Leaving Cuba — headed to Providencia
On Friday, May 27 we left Cuba behind as we motor sailed south towards a waypoint just west of the Cayman Islands, on route to Providencia, Colombia. The seas were nice and calm, but we didn’t have the right wind angle once again.
By day two we had already adjusted the sails to a more favorable wind, but by the end of the day, just after reaching our first waypoint southwest of Grand Cayman, the wind came from the southeast again forcing us to sail off course. Slowly, but surly we pinched our way into the wind the whole night until it changed back out of the east and we were able to set our course south for day three.
Every once in a while we would hit a squall, nothing too severe thankfully.
Night watches — if only there was a way to show you or explain what it’s like at night time in the middle of the ocean. From the bio-luminescence sparkling in the wake of the boat to the unimaginable amount of stars in the sky. Some nights there’s lightning shows all around, and some nights you see nothing due to clouds (and I literally mean nothing). Most times I sit there, meditate and pray. I think we tend to live such busy lives that we never give ourselves the chance to slow down and reflect. I’ve now spent countless hours reflecting on my life and I feel confident that I am ready for the journey that lies ahead. Never have I felt as small as I do these nights, at the mercy of the wind and sea. I am so grateful for that deep, unavoidable solitude.
Upon waking up for my 12:00 watch on Tuesday, May 31st I was happy to see land dead ahead of us on the horizon… Providencia, Colombia!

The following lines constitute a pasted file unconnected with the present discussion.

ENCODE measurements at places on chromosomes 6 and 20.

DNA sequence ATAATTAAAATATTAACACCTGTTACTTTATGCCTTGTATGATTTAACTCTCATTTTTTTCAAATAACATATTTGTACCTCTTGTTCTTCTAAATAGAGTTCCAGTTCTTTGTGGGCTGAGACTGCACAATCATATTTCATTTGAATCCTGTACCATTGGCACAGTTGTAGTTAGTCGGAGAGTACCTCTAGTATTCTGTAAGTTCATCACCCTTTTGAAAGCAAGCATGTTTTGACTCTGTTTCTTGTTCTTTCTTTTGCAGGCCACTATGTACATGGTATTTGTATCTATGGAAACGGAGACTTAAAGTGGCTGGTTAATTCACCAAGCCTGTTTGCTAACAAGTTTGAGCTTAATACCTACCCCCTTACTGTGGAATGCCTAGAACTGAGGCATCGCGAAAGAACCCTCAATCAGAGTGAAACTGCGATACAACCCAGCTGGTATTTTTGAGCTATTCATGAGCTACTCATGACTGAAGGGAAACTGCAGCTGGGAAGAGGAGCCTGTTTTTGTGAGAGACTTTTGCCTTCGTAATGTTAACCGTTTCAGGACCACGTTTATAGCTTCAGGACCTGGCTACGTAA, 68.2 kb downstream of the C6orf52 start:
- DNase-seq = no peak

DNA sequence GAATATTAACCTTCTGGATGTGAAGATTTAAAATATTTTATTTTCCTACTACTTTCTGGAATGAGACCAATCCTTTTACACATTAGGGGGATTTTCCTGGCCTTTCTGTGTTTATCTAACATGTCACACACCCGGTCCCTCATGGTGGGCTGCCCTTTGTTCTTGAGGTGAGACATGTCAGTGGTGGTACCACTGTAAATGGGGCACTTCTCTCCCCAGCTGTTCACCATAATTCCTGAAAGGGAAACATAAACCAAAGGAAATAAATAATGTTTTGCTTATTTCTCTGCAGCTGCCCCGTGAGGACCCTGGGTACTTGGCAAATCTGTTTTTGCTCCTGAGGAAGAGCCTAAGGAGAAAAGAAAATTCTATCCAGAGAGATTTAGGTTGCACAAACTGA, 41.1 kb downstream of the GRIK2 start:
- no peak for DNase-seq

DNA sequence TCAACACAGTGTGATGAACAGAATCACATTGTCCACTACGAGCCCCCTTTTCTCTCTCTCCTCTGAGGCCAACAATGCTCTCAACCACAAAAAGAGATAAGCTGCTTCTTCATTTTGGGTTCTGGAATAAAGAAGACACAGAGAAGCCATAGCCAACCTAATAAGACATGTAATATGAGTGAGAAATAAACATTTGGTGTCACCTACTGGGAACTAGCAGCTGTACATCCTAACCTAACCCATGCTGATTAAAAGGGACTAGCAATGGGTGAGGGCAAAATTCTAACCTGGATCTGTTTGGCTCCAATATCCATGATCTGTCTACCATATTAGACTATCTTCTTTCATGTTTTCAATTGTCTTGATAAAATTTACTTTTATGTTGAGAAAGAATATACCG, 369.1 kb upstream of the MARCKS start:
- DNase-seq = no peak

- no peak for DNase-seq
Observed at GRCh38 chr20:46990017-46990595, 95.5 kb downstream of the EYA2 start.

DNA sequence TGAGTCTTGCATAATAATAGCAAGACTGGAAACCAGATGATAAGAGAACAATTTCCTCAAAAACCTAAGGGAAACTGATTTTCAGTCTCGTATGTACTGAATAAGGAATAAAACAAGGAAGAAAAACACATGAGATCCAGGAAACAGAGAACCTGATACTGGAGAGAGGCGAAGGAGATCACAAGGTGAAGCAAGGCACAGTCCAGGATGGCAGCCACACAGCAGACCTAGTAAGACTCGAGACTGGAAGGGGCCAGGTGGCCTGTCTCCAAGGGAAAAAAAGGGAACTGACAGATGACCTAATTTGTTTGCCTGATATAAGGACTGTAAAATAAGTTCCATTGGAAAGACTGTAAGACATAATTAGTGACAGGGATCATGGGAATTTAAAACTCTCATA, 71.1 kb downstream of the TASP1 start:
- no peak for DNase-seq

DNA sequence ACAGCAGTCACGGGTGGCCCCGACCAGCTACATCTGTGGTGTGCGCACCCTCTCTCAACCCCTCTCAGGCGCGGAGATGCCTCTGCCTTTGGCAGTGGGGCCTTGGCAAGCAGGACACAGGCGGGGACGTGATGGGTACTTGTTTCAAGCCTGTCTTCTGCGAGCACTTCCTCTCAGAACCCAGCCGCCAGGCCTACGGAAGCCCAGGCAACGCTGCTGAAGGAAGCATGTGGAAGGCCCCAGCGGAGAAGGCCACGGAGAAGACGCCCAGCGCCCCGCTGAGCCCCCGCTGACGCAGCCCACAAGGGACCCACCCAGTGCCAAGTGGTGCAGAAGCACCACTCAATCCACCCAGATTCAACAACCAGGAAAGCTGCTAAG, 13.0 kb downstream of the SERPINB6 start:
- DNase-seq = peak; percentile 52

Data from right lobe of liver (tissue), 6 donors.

Although Providencia is owned by Colombia it is very far from the mainland. In fact it is an island that lies more or less in the middle of the southwest Caribbean Sea, off the Nicaraguan coast, halfway between Jamaica and Costa Rica. I learned right away that it had a much higher elevation than the other Caribbean islands I have been to, the water was clear and the reefs plenty (third largest barrier coral reef in the world), and lots of trees. As we pulled into the anchorage I could smell fruit, which I later learned was the abundance of mango trees on the island (I ended up eating tons).
Arriving in Providencia
We arrived in the anchorage near Santa Isabel, Providencia (aka Old Providencia or Downtown) in the afternoon of Tuesday, May 31st. Although we could not get our immigration done they did not seem to have a problem with us wandering around town.
Right away I found out that there was free wifi in town and it actually worked pretty good! Finally I was able to connect with friends and family, and most importantly Romi (who was still in Hawaii, go check out her Instagram for photos). The Captain and I had dinner at Miss Lucy’s Restaurant which ended up being a great location for a cheap, tasty, and filling lunch.
The next morning we went in to meet Mr. Bush to deal with our immigration. There was a line already with other sailors doing the same so we joined the group. I met a fellow hitch sailor named Matt from Australia who was crewing on a Canadian boat from Panama (he also has a Podcast that you can check out called Cuba2Rio). He and I did some exploring that afternoon to check out Isla Santa Catalina which you get to by a beautiful foot bridge from Santa Isabel. Our immigration wasn’t done until the next day, but there was no rush for us.